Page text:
I am also blown away by how few people take the time to do things like look at a map. People are shocked by the location of a school in relation to the city centre, for example, or by housing prices or quality near the school or at the city centre. It's not hard to find local real estate prices or look at a few apartments/houses to get a feel for housing. I also like to look at things like public transportation maps and prices, cars (if that's something I think I might need) etc. I have also looked into availability of hobbies, for example. If possible I might even do things like look at grocery stores online (assuming that's an option).

Google Images, Street view/maps, and Google Earth, including embedded photos, might also help give me a good idea of where I am going (or considering).

GrumblesMcGee
Posts: 72
Joined: Wed Apr 17, 2019 7:53 pm

Re: How do you research your potential next school and city?

Post by GrumblesMcGee »

Thames Pirate wrote:
> To go back to the original question:
>
> Expat forums are your friend. This might include forums, blogs, and social
> media groups. You can use these to get the expat community's feel of a
> school (parents, community), which may or may not differ from what you see
> on ISR or similar sites.
>
> These can also be used for getting a feel of living in a place. People
> frequently discuss things like taxes or finding a doctor or local customs
> or things like appropriate behaviour in a supermarket. It's amazing how
> much information is out there nowadays.
>
> I am also blown away by how few people take the time to do things like look
> at a map. People are shocked by the location of a school in relation to
> the city centre, for example, or by housing prices or quality near the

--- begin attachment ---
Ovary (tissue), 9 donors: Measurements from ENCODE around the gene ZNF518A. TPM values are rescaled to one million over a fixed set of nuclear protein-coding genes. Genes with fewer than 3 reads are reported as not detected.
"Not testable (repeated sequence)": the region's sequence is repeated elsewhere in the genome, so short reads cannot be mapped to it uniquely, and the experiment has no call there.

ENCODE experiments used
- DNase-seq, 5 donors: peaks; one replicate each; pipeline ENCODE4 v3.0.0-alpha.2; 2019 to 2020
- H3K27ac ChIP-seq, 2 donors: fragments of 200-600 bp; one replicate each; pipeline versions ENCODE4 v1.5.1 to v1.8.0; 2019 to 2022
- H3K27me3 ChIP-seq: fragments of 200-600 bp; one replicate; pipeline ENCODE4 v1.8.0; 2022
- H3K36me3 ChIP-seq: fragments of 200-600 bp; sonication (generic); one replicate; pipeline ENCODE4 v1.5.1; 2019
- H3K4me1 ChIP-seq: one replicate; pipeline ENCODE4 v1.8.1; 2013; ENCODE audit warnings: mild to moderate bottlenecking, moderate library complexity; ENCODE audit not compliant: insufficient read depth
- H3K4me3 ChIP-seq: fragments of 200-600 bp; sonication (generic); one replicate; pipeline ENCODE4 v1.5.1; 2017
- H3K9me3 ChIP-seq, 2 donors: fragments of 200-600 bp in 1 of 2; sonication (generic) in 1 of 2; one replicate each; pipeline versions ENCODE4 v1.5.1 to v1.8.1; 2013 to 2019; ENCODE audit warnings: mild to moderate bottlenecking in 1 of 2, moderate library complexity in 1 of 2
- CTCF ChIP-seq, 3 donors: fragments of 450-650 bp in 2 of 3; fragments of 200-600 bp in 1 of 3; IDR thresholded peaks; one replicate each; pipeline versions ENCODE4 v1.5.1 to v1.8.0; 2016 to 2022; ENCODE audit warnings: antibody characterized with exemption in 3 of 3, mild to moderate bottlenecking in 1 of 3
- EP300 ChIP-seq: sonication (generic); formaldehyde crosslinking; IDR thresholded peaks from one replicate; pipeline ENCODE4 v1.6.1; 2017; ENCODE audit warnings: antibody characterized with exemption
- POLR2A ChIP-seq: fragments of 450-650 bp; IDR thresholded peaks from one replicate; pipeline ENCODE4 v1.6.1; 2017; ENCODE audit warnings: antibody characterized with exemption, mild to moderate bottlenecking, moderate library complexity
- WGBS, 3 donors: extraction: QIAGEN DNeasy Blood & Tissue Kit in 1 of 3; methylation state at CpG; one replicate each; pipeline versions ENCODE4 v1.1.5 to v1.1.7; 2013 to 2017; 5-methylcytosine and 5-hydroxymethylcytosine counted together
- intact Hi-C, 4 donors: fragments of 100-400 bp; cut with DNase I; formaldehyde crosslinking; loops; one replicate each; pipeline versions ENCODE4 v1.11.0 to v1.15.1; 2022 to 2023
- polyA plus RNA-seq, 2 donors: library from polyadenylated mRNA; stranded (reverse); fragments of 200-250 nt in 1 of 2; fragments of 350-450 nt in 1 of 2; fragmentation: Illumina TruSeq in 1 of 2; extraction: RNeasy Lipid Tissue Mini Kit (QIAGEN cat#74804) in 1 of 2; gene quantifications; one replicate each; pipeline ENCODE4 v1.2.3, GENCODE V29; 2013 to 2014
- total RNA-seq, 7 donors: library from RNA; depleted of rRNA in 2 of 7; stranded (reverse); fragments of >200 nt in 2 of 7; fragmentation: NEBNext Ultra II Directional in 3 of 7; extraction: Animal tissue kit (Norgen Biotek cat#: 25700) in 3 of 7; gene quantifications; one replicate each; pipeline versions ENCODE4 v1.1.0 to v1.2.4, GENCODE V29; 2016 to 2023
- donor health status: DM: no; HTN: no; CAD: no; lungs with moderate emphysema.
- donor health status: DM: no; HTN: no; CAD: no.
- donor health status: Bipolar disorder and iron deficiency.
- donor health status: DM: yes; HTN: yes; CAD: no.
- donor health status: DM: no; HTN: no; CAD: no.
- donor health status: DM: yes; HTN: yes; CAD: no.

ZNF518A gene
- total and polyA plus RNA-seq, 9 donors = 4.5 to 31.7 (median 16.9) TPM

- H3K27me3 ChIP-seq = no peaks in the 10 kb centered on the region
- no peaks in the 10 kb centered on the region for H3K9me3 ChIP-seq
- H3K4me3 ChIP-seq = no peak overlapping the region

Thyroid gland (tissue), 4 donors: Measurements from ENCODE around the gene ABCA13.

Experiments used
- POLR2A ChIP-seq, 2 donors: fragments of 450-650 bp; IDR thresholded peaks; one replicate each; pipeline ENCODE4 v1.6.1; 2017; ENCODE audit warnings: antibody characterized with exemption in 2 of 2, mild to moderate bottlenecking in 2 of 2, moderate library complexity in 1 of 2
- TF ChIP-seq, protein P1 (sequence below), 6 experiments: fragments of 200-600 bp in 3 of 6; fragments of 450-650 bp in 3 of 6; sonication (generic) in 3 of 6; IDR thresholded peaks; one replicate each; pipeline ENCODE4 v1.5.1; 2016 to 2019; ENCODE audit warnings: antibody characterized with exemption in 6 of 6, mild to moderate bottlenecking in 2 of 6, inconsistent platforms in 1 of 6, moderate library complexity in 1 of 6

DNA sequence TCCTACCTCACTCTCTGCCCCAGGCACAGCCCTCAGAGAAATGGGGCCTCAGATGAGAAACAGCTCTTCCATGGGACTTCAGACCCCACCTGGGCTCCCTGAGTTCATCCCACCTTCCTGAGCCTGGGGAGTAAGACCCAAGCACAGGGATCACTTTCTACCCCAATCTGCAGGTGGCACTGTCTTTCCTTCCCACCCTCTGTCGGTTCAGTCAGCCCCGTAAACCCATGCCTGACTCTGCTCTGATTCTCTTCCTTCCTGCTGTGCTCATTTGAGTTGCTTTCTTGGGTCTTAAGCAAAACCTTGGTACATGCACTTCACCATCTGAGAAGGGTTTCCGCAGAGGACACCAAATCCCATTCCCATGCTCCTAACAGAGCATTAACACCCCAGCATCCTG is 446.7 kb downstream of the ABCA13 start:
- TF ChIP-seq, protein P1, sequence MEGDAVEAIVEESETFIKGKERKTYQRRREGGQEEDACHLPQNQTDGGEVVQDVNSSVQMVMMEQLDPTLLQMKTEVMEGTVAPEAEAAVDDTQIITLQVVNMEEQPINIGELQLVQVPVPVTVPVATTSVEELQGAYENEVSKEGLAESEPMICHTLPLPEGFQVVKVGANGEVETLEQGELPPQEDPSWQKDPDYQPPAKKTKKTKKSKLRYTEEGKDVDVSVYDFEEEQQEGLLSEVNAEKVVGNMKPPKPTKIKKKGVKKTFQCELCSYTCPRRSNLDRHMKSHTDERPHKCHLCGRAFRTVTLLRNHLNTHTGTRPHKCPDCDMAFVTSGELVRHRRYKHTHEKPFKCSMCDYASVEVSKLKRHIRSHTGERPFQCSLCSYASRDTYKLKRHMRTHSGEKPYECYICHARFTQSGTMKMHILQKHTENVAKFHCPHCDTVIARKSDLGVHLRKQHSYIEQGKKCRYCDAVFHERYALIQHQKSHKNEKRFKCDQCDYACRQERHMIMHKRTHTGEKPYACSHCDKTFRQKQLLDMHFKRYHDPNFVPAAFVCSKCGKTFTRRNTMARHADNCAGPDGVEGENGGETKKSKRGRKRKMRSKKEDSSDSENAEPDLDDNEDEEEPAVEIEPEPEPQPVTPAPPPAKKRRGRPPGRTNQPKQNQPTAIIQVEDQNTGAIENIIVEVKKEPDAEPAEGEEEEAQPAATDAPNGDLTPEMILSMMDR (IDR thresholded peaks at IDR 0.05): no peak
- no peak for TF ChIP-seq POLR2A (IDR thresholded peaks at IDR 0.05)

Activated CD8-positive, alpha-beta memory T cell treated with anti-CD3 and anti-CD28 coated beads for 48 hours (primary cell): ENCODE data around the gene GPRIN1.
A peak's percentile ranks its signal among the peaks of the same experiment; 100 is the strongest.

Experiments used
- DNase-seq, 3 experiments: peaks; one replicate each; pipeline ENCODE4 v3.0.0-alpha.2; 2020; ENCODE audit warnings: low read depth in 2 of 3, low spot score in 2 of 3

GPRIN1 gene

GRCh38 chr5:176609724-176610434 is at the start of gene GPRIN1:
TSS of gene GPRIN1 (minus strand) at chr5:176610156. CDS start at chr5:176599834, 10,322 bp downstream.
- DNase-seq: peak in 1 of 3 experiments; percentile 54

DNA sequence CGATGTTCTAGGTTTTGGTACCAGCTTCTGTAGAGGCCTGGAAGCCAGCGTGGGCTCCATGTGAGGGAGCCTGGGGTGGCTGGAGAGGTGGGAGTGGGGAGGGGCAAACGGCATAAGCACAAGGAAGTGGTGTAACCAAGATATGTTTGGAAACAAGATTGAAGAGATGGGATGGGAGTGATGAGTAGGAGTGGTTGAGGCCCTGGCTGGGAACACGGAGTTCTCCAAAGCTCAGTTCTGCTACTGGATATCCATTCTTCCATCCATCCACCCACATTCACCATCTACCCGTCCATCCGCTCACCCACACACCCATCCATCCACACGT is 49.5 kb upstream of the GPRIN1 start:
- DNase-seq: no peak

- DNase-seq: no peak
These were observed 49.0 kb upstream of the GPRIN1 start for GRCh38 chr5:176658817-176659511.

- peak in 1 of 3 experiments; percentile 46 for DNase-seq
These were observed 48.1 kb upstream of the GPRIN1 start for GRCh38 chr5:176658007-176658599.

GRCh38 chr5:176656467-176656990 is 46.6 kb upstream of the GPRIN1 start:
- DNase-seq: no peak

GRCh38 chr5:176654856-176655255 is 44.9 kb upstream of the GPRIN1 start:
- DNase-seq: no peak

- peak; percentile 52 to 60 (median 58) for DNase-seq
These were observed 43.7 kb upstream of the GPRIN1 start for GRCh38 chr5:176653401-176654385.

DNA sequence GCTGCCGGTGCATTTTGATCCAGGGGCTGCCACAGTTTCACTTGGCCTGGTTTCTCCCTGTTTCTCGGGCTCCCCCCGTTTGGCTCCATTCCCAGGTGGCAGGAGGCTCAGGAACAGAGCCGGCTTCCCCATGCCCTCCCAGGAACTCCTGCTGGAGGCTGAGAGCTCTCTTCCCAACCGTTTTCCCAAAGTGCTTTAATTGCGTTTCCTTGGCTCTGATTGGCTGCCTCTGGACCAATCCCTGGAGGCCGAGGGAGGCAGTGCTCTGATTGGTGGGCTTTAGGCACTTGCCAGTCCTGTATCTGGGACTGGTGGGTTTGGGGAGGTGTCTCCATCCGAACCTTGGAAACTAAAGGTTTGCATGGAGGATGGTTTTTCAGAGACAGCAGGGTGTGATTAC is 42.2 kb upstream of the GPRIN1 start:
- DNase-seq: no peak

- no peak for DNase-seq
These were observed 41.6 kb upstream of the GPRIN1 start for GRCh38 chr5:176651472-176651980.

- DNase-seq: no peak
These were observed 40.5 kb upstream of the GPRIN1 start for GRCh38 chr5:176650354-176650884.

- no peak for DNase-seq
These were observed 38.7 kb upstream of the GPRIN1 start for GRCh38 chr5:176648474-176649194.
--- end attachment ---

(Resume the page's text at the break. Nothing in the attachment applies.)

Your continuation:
> school or at the city centre. It's not hard to find local real estate
> prices or look at a few apartments/houses to get a feel for housing. I
> also like to look at things like public transportation maps and prices,
> cars (if that's something I think I might need) etc. I have also looked
> into availability of hobbies, for example. If possible I might even do
> things like look at grocery stores online (assuming that's an option).
>
> Google Images, Street view/maps, and Google Earth, including embedded
> photos, might also help give me a good idea of where I am going (or
> considering).

All of this.

While it may seem weird/presumptuous (or you might think you're "jinxing" yourself) to do all this, I do it before I even have an offer. Heck, in most cases I do at least some cursory research before applying--then again, I tend to cast a narrow net and understand that not everyone can find that time.

But if you're getting interviews that go well, it's crazy that you're not looking at what daily life actually *looks like* in a potential new locale. Google street view is your friend. Where are you going to live? What does that drive/ride/walk actually look like? Is your preferred method of daily transit even a viable option (e.g., are there sidewalks, does the bus run that early)? Is that really green space or a rice paddy?

It's one (important) think to realize you'll always have unknown unknowns, but you can really learn a lot of you just try.

The second interview (or its equivalent) is great for filling in the gaps, but if you haven't done the ground work you're going to learn a lot less.

PsyGuy
Posts: 9665
Joined: Wed Oct 12, 2011 9:51 am
Location: Northern Europe

Discussion

Post by PsyGuy »

In the past I didnt have much of an opinion on the issue, but I agree with @Thames Pirate, in such that it really does surprise me how little research ITs and potential ITs do in regards to locations and ISs.